House call for a cholera victim

EDITOR’S NOTE: The following is another article on Findlay-area history adapted from a series written from 1959 to 1974 by the late R.L. Heminger, publisher and editor of The Courier.




To Miss Florence Blackford, Findlay newspaper woman writer of some years ago, Dr. Lorenzo Firmin, pioneer Findlay physician, related some of his early experiences in the practice of medicine in the local community.

Dr. Firmin had come to Findlay in 1841 and had read medicine with Dr. Bass Rawson, the city’s first physician, after which he practiced here until his death in 1901 at the age of 92.

“On one occasion,” writes Miss Blackford, “a man named Baker came to Dr. Firmin, saying his wife was sick and asking the doctor to accompany him to his home. The two set out at night. Mr. Baker being only partially acquainted with the road and trusting his horse’s instinct to guide him. They rode north and after going a few miles they found themselves at an oak tree that they had passed some time before. They realized that they had been going in a circle. They started again, trying to go directly north and soon arrived at the same oak. A third time they tried it with no better result. Dr. Firmin realized that they were lost and taking down his saddle bags, he put them under a tree, and the two men sat there and waited until dawn. At daylight they started through the woods and soon came to Squire Creighton’s house after which they easily found the Baker home.

“In those days, the Blanchard River was often high and the current so swift that a horse in attempting to cross would be carried some distance down the stream. Upon one occasion Dr. Firmin was called on a very dark night to see a patient and came to the river. The horse plunged in and the doctor was compelled to rise in his stirrups because of the depth of the water. In doing so, the pill bags which hung on the sides of the horse floated off and were carried swiftly down the stream. Without the bags, it was useless to see the patient and the doctor immediately turned the horse and made for the bank, almost drowning in the attempt. Arriving on land, he raced his horse along the shore until he was beyond the bags, where he once more entered the river, waited for this property and caught it as it floated past him. Then, at the risk of his life, he crossed the river to the other side and proceeded on his way to see the patient.

“At one time, there was an epidemic of cholera in Madison Township in southern Hancock County and many died. Drs. Firmin and Rawson were called to as house where one person had died of the disease during the night and a boy was sick with it. While the physicians were present a man named Mervin came with a coffin for the body of the cholera victim. The wagon was stopped in the road, which was 100 feet from the house, and Mervin refused to go near the house. Dr. Firmin then appealed to Dr. Rawson to help him with the coffin and the body, but Dr. Rawson, who was 10 years older, said he could not physically attempt it and Dr. Firmin himself was compelled to drag the coffin into the house and place the body in it. Then, with the help of the boy who was already sick with the cholera, it was put on the wagon and Mervin drove off. The house had been completely quarantined by the neighbors who had provided the inmates with food by putting it daily on a tree stump several hundred yards away.”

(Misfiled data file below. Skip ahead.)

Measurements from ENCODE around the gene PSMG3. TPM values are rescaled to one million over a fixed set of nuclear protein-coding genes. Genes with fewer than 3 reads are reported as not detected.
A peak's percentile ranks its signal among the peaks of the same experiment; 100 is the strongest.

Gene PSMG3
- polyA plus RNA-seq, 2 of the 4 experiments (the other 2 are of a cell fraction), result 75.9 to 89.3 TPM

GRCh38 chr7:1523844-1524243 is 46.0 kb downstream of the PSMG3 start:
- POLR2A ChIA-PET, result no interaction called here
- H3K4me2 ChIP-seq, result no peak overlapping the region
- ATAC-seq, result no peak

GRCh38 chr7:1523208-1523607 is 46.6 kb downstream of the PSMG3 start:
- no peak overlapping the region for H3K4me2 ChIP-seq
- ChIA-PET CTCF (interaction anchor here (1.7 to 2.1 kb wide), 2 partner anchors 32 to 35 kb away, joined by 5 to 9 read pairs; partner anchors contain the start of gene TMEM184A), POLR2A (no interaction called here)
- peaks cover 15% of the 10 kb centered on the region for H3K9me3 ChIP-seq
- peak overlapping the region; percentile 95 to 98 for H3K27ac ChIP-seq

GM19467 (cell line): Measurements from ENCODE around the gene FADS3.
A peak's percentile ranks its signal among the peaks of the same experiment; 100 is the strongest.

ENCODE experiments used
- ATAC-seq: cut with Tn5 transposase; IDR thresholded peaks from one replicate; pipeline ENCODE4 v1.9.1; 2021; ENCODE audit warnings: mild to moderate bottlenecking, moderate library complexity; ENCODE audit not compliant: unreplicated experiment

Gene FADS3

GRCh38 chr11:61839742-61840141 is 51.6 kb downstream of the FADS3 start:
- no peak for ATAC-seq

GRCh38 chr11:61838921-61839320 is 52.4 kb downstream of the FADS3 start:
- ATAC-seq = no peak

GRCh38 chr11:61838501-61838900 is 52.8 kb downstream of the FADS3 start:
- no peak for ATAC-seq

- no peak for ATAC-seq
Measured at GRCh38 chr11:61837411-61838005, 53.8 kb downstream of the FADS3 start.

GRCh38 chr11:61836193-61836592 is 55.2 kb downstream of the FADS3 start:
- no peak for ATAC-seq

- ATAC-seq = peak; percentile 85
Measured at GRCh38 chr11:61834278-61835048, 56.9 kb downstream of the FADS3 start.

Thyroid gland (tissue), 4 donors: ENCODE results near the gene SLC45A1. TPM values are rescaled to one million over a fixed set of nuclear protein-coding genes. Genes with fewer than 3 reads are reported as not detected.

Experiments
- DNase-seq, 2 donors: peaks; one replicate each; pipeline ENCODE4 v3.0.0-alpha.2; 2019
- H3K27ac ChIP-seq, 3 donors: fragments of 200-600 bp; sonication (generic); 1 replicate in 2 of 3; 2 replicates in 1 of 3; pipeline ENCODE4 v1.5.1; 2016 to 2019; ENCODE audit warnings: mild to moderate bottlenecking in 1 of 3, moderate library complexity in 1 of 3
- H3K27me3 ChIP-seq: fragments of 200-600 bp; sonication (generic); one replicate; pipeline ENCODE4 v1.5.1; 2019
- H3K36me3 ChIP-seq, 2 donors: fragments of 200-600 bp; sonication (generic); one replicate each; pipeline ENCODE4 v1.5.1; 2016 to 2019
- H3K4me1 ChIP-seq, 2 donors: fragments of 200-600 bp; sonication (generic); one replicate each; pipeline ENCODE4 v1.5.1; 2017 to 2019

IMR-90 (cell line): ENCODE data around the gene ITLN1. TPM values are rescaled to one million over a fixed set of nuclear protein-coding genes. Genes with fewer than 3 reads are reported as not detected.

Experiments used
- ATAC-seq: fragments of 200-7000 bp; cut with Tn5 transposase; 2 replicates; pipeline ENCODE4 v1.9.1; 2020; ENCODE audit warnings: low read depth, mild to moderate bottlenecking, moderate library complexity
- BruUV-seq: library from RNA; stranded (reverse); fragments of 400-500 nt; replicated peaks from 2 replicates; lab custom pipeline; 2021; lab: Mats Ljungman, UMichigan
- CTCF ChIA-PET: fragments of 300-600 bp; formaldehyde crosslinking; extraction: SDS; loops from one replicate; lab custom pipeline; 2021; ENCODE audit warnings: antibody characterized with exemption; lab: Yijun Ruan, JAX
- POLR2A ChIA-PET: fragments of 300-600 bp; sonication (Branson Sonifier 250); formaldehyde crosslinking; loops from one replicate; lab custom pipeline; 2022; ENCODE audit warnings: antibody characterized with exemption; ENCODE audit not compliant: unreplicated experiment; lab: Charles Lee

Dr. Firmin was quoted as saying that bad as were the ailments of pioneer days, such as ague, cholera and malaria, those of later times were equally severe in nature.

At one time Eagle Township, bordering Findlay on the southwest, was the scene of what was then called “milk sickness,” affecting the stomach. It generally made its first appearance in cattle and was communicated through milk to humans. The pains were excruciating and the cause of the malady was a subject of much dispute among doctors. Dr. Firmin held the belief that it come from white snake-root which cattle ate. Then, too, after a hot summer, many ponds were left with a surface of water which was poisonous. The cattle drank the water and their milk became such that humans, drinking it, became sick.

The disease became so prevalent that it was estimated that 25 percent of the residents of Eagle Township died within a few years from it. There is a little cemetery in Eagle Township in which it has always been said were buried a number of individuals who died either of an epidemic of cholera or the milk sickness.


Next Week: More about Dr. Firmin.


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